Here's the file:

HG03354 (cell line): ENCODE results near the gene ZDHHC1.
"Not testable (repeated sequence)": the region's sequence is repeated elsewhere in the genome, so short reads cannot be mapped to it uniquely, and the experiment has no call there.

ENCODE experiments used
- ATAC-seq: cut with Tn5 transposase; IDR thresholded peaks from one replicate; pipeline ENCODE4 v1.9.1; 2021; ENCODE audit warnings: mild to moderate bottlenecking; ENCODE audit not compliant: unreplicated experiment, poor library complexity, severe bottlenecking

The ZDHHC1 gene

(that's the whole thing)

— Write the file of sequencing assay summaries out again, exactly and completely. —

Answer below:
HG03354 (cell line): ENCODE results near the gene ZDHHC1.
"Not testable (repeated sequence)": the region's sequence is repeated elsewhere in the genome, so short reads cannot be mapped to it uniquely, and the experiment has no call there.

ENCODE experiments used
- ATAC-seq: cut with Tn5 transposase; IDR thresholded peaks from one replicate; pipeline ENCODE4 v1.9.1; 2021; ENCODE audit warnings: mild to moderate bottlenecking; ENCODE audit not compliant: unreplicated experiment, poor library complexity, severe bottlenecking

The ZDHHC1 gene